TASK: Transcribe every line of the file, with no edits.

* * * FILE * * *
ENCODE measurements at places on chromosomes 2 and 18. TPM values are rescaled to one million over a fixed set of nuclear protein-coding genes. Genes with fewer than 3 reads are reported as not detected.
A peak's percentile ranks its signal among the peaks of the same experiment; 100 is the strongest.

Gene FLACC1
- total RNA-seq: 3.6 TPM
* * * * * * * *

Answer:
ENCODE measurements at places on chromosomes 2 and 18. TPM values are rescaled to one million over a fixed set of nuclear protein-coding genes. Genes with fewer than 3 reads are reported as not detected.
A peak's percentile ranks its signal among the peaks of the same experiment; 100 is the strongest.

Gene FLACC1
- total RNA-seq: 3.6 TPM